Every qualified applicant should have an equal opportunity to rent housing. Unfortunately, this hasn’t always been the case. All landlords must acknowledge the role that bias plays in which tenants they accept or deny, whether intentional or not.
Housing discrimination can sometimes be as implicit as the specific language used in a tenant application. It can also be more explicit, as in denying a tenant on account of a particular characteristic of their identity.
As a result of social justice and civil rights initiatives, anti-discrimination in housing is now legally enforced at the national and state level. The consequences of violating these laws are serious: In addition to legal liability and its associated fees, a discrimination lawsuit can damage your reputation. For the sake of your tenants and your business, you don’t want to risk it.
So how do you comply with fair housing laws? Below are the primary fair housing laws you should know as well as some best practices for fair screening.
What is the Fair Housing Act?
Simply put, the Fair Housing Act (FHA) is “the right to choose housing free from unlawful discrimination.” Established as a result of the Civil Rights Movement, the FHA was signed into law directly following Martin Luther King Jr.’s death in 1968.
The reason why this context is important is because the history of housing discrimination in America is substantial. In the sixties, the real estate industry discriminated especially against black families, who were blatantly denied homes and apartments in many neighborhoods.
Today, the FHA encompasses seven protected classes, including race. It is also unlawful to discriminate based on color, religion, national origin, sex, disability, and familial status.
Local & State Laws
Beyond the Fair Housing Act, many states and local governments impose their own protections for renters. For instance, some states limit discrimination based on citizenship, age, marital status, veteran status, sexual orientation, and others.
The best way to protect yourself from legal liability is to educate yourself about state and local laws before screening. Know all the relevant clauses and be sure you’re in compliance. It might also be helpful to consult a legal expert or contact your state fair housing agency to learn more.
State laws also come into play during criminal background checks. While some crimes are valid justification for a denial, others may not be. For instance, it may not be legal to deny housing based on petty crimes like parking or speeding tickets. Once again, check with a legal professional to clarify which reasons are legitimate for denying an applicant.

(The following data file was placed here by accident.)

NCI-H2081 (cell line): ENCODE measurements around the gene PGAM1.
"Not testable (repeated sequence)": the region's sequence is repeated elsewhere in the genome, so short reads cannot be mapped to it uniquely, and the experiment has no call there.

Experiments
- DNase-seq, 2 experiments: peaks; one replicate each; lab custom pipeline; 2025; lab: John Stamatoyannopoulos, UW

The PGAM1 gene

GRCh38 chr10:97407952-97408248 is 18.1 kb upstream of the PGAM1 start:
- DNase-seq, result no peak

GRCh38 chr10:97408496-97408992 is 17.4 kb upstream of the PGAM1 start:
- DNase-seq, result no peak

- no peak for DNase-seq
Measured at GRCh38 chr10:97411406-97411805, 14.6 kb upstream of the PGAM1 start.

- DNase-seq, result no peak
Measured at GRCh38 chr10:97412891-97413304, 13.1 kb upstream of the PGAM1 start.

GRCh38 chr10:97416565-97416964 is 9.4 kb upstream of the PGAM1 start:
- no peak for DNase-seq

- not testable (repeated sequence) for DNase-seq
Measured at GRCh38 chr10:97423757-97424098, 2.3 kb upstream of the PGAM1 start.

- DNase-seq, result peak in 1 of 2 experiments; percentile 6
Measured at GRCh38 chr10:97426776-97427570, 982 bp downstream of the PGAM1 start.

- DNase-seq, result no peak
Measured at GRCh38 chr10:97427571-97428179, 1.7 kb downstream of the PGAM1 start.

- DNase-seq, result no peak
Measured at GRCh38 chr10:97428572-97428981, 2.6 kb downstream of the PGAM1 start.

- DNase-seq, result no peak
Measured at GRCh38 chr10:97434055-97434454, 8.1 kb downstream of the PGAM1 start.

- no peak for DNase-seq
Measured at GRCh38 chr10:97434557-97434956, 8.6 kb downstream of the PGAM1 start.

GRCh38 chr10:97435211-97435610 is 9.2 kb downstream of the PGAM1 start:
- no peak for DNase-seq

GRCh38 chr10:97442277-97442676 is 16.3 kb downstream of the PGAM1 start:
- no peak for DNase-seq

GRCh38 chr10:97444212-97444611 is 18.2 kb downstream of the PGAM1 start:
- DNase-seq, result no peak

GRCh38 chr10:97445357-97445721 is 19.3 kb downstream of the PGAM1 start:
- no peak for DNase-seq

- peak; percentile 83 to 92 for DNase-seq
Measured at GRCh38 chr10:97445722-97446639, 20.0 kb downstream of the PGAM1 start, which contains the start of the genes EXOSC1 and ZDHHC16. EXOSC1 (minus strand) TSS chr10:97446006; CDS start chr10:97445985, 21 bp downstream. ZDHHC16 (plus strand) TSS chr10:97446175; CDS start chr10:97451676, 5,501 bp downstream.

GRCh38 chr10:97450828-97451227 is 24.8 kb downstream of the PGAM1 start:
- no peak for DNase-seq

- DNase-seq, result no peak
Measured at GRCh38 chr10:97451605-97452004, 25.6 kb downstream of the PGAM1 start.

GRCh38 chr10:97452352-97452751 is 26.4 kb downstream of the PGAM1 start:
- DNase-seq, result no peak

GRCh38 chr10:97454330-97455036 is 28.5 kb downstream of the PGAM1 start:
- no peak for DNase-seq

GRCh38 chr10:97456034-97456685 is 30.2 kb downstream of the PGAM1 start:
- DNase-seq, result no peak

Fair Screening: Best Practices
Now that you know all the relevant laws, it’s time to put fair housing policies into practice. Here are a few practical tips for fair tenant screening.
Screen every tenant the same way.
This is perhaps the most important guideline in fair screening. It’s imperative that you use identical screening practices for each tenant. Skipping a screening component (or adding an extra one) for any applicant will significantly influence your decision to accept or deny. Instead, seek the same kind of information each time you screen tenants.
Before you start screening, establish a set order and number of checks you will carry out. Formalize this list and keep it with your records. This practice is especially necessary if/when you use social media—you should know ahead of time which platforms you’re searching and what kind of information you want to find.
Set minimum requirements.
In addition to predetermining the types of screening, you should also set minimum requirements for tenants. This habit not only safeguards you against potential discrimination lawsuits, but it also speeds up and quantifies decision-making.
Minimum requirements will vary with individual preferences, but landlords tend to agree on a few. Tenants should generally have income at least three times the cost of their monthly rent. They should also have no prior evictions, at least three years of good rental history, good references, and a clean background.
Use a tenant scoring system.
A tenant scoring system is a weighted point system for rating applicants’ eligibility to rent your property. Scoring systems have many benefits, including objectivity, easy decision-making, and clear documentation should you ever be asked to justify a denial.
Many tenant scoring templates are available for free online, but you can also create your own. Be sure to keep the document handy and use it every time you screen a new tenant.
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Fair Screening; Fair Housing
Certain tools like property management software make tenant screening infinitely easier than traditional methods. However, the importance of adhering to fair housing laws cannot be stressed enough. Take responsibility for fair screening in your rental business, and you are sure to be rewarded with high-quality tenants.
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